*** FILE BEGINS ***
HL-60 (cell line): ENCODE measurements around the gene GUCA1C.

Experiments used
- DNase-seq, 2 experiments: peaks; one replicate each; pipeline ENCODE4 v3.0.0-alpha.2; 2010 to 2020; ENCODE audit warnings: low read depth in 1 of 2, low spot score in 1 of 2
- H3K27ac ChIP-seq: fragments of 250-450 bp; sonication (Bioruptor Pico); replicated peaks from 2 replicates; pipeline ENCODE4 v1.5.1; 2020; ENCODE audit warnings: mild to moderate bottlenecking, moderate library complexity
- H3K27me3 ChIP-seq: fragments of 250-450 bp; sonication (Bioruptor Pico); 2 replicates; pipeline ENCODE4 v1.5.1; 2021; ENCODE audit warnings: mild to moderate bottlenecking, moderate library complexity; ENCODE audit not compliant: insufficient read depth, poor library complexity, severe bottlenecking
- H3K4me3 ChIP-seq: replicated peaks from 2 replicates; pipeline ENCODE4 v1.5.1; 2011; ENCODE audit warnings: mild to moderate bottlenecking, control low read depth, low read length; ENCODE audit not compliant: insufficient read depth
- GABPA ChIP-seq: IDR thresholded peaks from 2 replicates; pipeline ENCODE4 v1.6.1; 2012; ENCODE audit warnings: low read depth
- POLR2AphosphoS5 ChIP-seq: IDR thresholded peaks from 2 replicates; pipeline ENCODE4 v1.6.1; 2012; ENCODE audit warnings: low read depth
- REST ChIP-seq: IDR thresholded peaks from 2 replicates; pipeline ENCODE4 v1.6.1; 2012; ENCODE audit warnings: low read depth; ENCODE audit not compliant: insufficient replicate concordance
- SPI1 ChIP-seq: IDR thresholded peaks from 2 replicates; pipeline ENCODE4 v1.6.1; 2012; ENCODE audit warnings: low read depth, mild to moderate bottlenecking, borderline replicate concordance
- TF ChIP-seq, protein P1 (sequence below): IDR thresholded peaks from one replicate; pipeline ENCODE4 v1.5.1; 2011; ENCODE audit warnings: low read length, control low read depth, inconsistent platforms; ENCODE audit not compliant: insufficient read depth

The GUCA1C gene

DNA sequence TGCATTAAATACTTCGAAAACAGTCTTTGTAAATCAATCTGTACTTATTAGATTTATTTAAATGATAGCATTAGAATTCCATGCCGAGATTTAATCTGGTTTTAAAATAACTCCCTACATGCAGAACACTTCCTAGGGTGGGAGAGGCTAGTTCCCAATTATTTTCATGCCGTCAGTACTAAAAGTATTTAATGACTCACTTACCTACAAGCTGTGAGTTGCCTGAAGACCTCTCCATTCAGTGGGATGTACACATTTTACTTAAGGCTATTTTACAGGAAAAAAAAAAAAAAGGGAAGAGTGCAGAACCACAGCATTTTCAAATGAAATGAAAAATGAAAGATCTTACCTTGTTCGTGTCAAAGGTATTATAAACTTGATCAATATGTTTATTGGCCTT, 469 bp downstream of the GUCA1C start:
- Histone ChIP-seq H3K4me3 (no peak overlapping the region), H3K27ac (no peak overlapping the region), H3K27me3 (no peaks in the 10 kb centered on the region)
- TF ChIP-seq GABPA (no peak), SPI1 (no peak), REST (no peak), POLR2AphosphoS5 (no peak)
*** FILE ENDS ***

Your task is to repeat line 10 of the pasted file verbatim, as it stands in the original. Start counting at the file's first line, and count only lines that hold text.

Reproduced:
- SPI1 ChIP-seq: IDR thresholded peaks from 2 replicates; pipeline ENCODE4 v1.6.1; 2012; ENCODE audit warnings: low read depth, mild to moderate bottlenecking, borderline replicate concordance